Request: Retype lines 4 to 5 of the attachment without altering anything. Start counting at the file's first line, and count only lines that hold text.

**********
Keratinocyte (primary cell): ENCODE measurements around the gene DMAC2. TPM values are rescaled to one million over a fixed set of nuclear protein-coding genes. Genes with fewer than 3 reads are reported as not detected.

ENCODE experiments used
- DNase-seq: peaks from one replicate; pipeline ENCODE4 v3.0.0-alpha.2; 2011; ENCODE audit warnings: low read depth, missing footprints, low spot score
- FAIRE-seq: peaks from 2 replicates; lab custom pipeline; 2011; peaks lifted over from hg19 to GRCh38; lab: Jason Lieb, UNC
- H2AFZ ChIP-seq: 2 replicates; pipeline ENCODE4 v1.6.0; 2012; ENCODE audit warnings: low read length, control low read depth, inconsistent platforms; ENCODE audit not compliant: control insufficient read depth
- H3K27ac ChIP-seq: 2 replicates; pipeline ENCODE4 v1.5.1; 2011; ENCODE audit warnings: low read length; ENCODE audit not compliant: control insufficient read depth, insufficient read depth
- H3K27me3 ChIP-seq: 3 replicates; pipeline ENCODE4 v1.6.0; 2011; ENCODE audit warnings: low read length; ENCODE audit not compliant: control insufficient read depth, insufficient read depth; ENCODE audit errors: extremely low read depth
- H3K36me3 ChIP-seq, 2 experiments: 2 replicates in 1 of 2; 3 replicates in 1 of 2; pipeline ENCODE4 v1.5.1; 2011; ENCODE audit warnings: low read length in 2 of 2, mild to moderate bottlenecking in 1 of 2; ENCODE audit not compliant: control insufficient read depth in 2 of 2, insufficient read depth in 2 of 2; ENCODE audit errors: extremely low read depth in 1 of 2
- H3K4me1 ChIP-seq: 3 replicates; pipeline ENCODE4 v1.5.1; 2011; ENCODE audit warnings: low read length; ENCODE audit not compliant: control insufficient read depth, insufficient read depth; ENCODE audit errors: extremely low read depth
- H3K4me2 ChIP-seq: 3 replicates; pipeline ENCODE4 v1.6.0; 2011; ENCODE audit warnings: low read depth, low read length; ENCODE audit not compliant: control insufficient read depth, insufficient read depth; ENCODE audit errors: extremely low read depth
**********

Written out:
- FAIRE-seq: peaks from 2 replicates; lab custom pipeline; 2011; peaks lifted over from hg19 to GRCh38; lab: Jason Lieb, UNC
- H2AFZ ChIP-seq: 2 replicates; pipeline ENCODE4 v1.6.0; 2012; ENCODE audit warnings: low read length, control low read depth, inconsistent platforms; ENCODE audit not compliant: control insufficient read depth